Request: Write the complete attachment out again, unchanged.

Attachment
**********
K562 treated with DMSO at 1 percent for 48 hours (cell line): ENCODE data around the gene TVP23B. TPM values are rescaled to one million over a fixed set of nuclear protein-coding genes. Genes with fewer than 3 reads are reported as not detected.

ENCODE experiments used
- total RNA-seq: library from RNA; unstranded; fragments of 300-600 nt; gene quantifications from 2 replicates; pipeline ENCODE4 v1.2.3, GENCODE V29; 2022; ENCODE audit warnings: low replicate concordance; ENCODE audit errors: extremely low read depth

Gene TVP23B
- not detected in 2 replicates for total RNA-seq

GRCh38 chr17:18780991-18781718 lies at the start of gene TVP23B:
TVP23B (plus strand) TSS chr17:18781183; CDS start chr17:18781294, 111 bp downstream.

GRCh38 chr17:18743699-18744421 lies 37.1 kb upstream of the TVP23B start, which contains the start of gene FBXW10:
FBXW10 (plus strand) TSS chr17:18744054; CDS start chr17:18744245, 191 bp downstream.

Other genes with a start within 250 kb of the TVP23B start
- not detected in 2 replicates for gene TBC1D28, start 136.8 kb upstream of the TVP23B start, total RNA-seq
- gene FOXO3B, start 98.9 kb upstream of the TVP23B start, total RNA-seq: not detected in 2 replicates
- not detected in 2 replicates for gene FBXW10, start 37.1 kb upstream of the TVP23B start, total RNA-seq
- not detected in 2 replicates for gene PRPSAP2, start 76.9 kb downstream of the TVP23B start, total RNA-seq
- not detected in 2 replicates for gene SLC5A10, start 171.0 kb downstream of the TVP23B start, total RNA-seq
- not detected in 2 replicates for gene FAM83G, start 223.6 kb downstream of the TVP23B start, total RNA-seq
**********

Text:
K562 treated with DMSO at 1 percent for 48 hours (cell line): ENCODE data around the gene TVP23B. TPM values are rescaled to one million over a fixed set of nuclear protein-coding genes. Genes with fewer than 3 reads are reported as not detected.

ENCODE experiments used
- total RNA-seq: library from RNA; unstranded; fragments of 300-600 nt; gene quantifications from 2 replicates; pipeline ENCODE4 v1.2.3, GENCODE V29; 2022; ENCODE audit warnings: low replicate concordance; ENCODE audit errors: extremely low read depth

Gene TVP23B
- not detected in 2 replicates for total RNA-seq

GRCh38 chr17:18780991-18781718 lies at the start of gene TVP23B:
TVP23B (plus strand) TSS chr17:18781183; CDS start chr17:18781294, 111 bp downstream.

GRCh38 chr17:18743699-18744421 lies 37.1 kb upstream of the TVP23B start, which contains the start of gene FBXW10:
FBXW10 (plus strand) TSS chr17:18744054; CDS start chr17:18744245, 191 bp downstream.

Other genes with a start within 250 kb of the TVP23B start
- not detected in 2 replicates for gene TBC1D28, start 136.8 kb upstream of the TVP23B start, total RNA-seq
- gene FOXO3B, start 98.9 kb upstream of the TVP23B start, total RNA-seq: not detected in 2 replicates
- not detected in 2 replicates for gene FBXW10, start 37.1 kb upstream of the TVP23B start, total RNA-seq
- not detected in 2 replicates for gene PRPSAP2, start 76.9 kb downstream of the TVP23B start, total RNA-seq
- not detected in 2 replicates for gene SLC5A10, start 171.0 kb downstream of the TVP23B start, total RNA-seq
- not detected in 2 replicates for gene FAM83G, start 223.6 kb downstream of the TVP23B start, total RNA-seq